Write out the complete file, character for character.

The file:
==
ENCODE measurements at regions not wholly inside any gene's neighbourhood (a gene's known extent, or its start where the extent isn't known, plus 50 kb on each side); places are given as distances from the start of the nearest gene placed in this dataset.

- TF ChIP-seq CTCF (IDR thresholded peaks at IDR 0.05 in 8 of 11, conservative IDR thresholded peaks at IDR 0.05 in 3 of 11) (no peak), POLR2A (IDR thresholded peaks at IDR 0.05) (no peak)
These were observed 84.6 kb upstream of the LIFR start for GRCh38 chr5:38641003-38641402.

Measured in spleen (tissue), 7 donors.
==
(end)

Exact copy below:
ENCODE measurements at regions not wholly inside any gene's neighbourhood (a gene's known extent, or its start where the extent isn't known, plus 50 kb on each side); places are given as distances from the start of the nearest gene placed in this dataset.

- TF ChIP-seq CTCF (IDR thresholded peaks at IDR 0.05 in 8 of 11, conservative IDR thresholded peaks at IDR 0.05 in 3 of 11) (no peak), POLR2A (IDR thresholded peaks at IDR 0.05) (no peak)
These were observed 84.6 kb upstream of the LIFR start for GRCh38 chr5:38641003-38641402.

Measured in spleen (tissue), 7 donors.